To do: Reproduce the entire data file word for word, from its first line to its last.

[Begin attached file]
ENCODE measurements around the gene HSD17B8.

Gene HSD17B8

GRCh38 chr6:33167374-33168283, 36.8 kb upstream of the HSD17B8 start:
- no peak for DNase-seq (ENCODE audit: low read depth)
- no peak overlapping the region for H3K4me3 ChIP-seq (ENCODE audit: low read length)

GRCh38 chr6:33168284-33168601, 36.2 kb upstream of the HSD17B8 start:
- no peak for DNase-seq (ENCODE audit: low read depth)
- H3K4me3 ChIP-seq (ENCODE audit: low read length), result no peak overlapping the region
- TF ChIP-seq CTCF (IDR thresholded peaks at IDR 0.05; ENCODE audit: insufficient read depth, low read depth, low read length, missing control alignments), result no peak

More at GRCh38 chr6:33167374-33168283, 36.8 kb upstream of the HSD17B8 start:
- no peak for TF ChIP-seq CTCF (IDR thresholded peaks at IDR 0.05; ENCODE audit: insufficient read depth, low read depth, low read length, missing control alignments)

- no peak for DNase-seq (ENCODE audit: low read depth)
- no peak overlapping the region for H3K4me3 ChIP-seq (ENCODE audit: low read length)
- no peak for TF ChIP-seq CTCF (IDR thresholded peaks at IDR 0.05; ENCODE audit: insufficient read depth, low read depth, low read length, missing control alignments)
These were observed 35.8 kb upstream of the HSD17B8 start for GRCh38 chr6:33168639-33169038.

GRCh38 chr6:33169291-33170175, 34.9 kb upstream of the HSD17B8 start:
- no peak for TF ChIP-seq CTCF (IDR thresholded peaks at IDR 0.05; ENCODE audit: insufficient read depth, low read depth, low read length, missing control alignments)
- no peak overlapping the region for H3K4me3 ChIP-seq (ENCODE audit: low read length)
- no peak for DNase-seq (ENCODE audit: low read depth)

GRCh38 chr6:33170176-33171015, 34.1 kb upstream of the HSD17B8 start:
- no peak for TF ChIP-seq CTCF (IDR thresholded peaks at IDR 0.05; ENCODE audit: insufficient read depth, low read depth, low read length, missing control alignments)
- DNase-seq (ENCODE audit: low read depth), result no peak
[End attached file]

ENCODE measurements around the gene HSD17B8.

Gene HSD17B8

GRCh38 chr6:33167374-33168283, 36.8 kb upstream of the HSD17B8 start:
- no peak for DNase-seq (ENCODE audit: low read depth)
- no peak overlapping the region for H3K4me3 ChIP-seq (ENCODE audit: low read length)

GRCh38 chr6:33168284-33168601, 36.2 kb upstream of the HSD17B8 start:
- no peak for DNase-seq (ENCODE audit: low read depth)
- H3K4me3 ChIP-seq (ENCODE audit: low read length), result no peak overlapping the region
- TF ChIP-seq CTCF (IDR thresholded peaks at IDR 0.05; ENCODE audit: insufficient read depth, low read depth, low read length, missing control alignments), result no peak

More at GRCh38 chr6:33167374-33168283, 36.8 kb upstream of the HSD17B8 start:
- no peak for TF ChIP-seq CTCF (IDR thresholded peaks at IDR 0.05; ENCODE audit: insufficient read depth, low read depth, low read length, missing control alignments)

- no peak for DNase-seq (ENCODE audit: low read depth)
- no peak overlapping the region for H3K4me3 ChIP-seq (ENCODE audit: low read length)
- no peak for TF ChIP-seq CTCF (IDR thresholded peaks at IDR 0.05; ENCODE audit: insufficient read depth, low read depth, low read length, missing control alignments)
These were observed 35.8 kb upstream of the HSD17B8 start for GRCh38 chr6:33168639-33169038.

GRCh38 chr6:33169291-33170175, 34.9 kb upstream of the HSD17B8 start:
- no peak for TF ChIP-seq CTCF (IDR thresholded peaks at IDR 0.05; ENCODE audit: insufficient read depth, low read depth, low read length, missing control alignments)
- no peak overlapping the region for H3K4me3 ChIP-seq (ENCODE audit: low read length)
- no peak for DNase-seq (ENCODE audit: low read depth)

GRCh38 chr6:33170176-33171015, 34.1 kb upstream of the HSD17B8 start:
- no peak for TF ChIP-seq CTCF (IDR thresholded peaks at IDR 0.05; ENCODE audit: insufficient read depth, low read depth, low read length, missing control alignments)
- DNase-seq (ENCODE audit: low read depth), result no peak